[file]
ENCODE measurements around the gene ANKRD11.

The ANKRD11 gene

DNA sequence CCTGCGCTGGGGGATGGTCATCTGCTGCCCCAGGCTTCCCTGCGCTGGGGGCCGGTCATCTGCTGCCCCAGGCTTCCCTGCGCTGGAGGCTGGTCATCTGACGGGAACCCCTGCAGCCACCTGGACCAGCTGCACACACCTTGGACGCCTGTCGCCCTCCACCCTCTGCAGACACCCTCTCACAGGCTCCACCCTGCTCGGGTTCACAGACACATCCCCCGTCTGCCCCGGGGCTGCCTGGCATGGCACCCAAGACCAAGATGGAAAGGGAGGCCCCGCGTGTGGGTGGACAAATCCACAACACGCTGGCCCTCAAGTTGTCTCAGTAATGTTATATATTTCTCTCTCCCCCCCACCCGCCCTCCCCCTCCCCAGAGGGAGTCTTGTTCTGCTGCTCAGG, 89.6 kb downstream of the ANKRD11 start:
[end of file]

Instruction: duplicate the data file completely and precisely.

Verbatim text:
ENCODE measurements around the gene ANKRD11.

The ANKRD11 gene

DNA sequence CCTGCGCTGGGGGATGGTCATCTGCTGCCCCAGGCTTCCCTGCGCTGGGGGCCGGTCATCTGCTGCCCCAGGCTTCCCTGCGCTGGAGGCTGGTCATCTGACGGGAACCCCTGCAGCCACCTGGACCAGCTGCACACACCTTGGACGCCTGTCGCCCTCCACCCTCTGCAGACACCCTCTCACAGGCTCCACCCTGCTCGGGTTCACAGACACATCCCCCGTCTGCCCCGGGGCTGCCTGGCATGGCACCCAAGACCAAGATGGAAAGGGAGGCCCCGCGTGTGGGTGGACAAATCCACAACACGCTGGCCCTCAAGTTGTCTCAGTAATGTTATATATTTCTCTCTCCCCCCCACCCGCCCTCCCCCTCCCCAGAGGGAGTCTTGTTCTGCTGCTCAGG, 89.6 kb downstream of the ANKRD11 start: